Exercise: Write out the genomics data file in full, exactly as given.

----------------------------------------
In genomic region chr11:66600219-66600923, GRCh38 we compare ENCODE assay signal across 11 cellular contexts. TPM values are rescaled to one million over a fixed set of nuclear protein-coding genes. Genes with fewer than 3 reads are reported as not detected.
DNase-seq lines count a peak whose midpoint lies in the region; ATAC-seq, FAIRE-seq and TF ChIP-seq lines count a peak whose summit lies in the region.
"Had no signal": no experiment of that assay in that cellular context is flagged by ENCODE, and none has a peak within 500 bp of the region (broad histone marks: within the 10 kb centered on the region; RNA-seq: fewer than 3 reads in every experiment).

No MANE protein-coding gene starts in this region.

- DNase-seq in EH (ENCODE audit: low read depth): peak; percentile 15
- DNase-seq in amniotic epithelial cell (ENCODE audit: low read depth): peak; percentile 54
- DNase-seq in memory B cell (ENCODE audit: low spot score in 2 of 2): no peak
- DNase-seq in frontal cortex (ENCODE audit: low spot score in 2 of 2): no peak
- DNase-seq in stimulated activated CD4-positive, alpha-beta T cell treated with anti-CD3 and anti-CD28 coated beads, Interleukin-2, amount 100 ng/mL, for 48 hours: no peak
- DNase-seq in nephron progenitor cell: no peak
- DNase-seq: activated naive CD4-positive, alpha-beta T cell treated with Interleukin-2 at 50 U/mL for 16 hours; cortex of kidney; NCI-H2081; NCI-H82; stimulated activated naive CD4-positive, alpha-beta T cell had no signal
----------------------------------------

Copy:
In genomic region chr11:66600219-66600923, GRCh38 we compare ENCODE assay signal across 11 cellular contexts. TPM values are rescaled to one million over a fixed set of nuclear protein-coding genes. Genes with fewer than 3 reads are reported as not detected.
DNase-seq lines count a peak whose midpoint lies in the region; ATAC-seq, FAIRE-seq and TF ChIP-seq lines count a peak whose summit lies in the region.
"Had no signal": no experiment of that assay in that cellular context is flagged by ENCODE, and none has a peak within 500 bp of the region (broad histone marks: within the 10 kb centered on the region; RNA-seq: fewer than 3 reads in every experiment).

No MANE protein-coding gene starts in this region.

- DNase-seq in EH (ENCODE audit: low read depth): peak; percentile 15
- DNase-seq in amniotic epithelial cell (ENCODE audit: low read depth): peak; percentile 54
- DNase-seq in memory B cell (ENCODE audit: low spot score in 2 of 2): no peak
- DNase-seq in frontal cortex (ENCODE audit: low spot score in 2 of 2): no peak
- DNase-seq in stimulated activated CD4-positive, alpha-beta T cell treated with anti-CD3 and anti-CD28 coated beads, Interleukin-2, amount 100 ng/mL, for 48 hours: no peak
- DNase-seq in nephron progenitor cell: no peak
- DNase-seq: activated naive CD4-positive, alpha-beta T cell treated with Interleukin-2 at 50 U/mL for 16 hours; cortex of kidney; NCI-H2081; NCI-H82; stimulated activated naive CD4-positive, alpha-beta T cell had no signal